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Response of Florida Shelf Ecosystems to Climate Change

Florida Shelf Geochemistry

Field Geochemistry

Multi-parameter Inorganic Carbon Analyzer (MICA)

University of South Florida research scientist, Dr. X. Liu, operates the MICA system onboard a U.S. Geological Survey cruise in July 2008.
University of South Florida research scientist, Dr. X. Liu, operates the MICA system onboard a U.S. Geological Survey cruise in July 2008.

computer screen
Computer monitor onboard USGS research vessel shows incoming data from MICA system.

The USGS is partnering with researchers at University of South Florida to employ state-of-the-art instrumentation to study seawater geochemistry. The Multi-parameter Inorganic Carbon Analyzer (MICA) apparatus, developed at USF by Dr. Robert Byrne’s laboratory, measures four seawater inorganic carbon system parameters simultaneously: pH, carbon dioxide fugacity (fCO2) or partial pressure (pCO2), and total dissolved inorganic carbon (DIC). These parameters are essential for carbon cycle investigations on global and local scales. Observational and modeling efforts rely on high-quality inorganic carbon data from field measurements. The goal of this effort is to establish Florida shelf baseline of pCO2, pH, and DIC values using small-vessel mounted MICA apparatus.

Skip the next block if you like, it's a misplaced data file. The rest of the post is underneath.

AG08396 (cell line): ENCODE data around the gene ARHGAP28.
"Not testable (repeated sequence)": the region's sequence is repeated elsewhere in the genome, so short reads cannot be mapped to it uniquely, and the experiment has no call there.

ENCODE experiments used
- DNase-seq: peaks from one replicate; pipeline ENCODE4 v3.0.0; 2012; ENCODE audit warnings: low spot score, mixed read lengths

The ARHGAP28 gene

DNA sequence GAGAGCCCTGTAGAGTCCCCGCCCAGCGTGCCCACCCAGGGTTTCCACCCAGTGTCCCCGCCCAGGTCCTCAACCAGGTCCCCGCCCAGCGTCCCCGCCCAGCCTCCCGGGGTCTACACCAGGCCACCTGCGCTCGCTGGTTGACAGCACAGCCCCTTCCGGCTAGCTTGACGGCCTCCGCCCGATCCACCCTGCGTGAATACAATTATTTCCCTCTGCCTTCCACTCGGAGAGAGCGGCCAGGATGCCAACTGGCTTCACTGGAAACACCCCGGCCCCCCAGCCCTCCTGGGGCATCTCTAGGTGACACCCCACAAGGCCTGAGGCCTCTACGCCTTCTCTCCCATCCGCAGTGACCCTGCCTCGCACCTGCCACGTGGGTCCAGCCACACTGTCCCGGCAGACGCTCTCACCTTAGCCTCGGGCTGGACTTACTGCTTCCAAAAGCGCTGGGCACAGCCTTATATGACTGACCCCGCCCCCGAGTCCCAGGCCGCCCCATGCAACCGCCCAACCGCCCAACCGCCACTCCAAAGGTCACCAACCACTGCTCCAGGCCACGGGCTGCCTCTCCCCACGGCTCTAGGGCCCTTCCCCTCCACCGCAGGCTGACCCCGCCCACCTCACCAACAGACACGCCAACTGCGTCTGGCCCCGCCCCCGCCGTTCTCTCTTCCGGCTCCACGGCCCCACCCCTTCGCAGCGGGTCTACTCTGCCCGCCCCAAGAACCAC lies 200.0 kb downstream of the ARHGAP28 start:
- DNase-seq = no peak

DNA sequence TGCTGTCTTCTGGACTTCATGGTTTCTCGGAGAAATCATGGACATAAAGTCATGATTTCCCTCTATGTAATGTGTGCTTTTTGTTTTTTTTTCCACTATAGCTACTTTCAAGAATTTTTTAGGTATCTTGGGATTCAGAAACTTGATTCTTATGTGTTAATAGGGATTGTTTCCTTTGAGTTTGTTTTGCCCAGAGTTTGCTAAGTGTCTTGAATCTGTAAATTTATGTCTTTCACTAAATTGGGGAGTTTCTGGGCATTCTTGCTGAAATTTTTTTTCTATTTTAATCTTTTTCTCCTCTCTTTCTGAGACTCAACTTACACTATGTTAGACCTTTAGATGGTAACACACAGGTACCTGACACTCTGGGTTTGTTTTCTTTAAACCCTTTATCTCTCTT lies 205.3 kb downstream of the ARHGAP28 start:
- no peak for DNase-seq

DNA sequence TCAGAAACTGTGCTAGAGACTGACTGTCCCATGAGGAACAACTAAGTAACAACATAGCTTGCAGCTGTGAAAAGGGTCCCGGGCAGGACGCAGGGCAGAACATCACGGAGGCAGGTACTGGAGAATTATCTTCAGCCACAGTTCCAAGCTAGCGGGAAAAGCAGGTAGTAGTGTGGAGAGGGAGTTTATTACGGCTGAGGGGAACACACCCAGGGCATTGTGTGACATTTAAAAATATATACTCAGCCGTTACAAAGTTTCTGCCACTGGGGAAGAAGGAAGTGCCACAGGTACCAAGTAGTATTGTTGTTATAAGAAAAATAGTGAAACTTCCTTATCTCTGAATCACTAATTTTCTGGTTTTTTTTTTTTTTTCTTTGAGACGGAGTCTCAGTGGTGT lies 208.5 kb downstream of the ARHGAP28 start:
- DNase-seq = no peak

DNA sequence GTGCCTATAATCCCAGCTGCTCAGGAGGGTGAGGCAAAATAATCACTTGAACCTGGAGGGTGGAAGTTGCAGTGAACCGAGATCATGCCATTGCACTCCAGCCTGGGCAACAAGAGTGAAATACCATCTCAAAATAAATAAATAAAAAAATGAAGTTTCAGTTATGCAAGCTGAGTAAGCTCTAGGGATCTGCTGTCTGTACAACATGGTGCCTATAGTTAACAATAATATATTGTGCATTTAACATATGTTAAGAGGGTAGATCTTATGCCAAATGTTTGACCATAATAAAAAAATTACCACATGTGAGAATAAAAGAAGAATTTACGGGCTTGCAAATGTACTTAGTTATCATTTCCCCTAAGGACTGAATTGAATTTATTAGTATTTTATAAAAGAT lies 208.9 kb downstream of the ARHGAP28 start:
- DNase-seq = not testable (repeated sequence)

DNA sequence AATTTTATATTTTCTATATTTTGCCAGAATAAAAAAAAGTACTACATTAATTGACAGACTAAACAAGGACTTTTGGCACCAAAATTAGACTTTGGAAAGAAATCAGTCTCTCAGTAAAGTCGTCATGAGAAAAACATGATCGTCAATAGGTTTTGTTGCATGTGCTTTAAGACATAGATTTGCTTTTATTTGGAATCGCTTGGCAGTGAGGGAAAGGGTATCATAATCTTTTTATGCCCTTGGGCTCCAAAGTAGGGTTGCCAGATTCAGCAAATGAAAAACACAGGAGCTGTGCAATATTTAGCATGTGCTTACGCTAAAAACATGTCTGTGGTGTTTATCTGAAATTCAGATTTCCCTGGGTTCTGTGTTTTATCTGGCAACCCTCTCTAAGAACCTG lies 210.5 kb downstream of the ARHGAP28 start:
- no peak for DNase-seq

MICA is the result of efforts to improve instruments for determination of carbon parameters in seawater. In conventional methodologies, the four core parameters of the seawater inorganic carbon system are measured using diverse instrumentation (e.g., potentiometry, spectrophotometry, gas chromatography, non-dispersive infrared analysis, and coulometry). It is preferable to measure all parameters simultaneously. Spectrophotometric methods can be used to unify measurements of all parameters at relatively low cost, and have advantages for measuring inorganic carbon species in seawater. Available methodologies were engineered into a single system intended for high-resolution, underway-monitoring onboard research vessels.

Sampling standards and protocols for general watercraft and ships of opportunity deployment are being developed. A portable sea chest sampler will be constructed and installed on local USGS watercraft for testing purposes. TheMICA can be installed on other watercraft to gather ocean chemistry data for pH, pCO2, DIC, and atmospheric pCO2. Existing partnerships can be used to deploy MICA on non-agency vessels. Chemistry data for discrete water column profiles may also be gathered from water profile samplers (e.g. rosette sampler).

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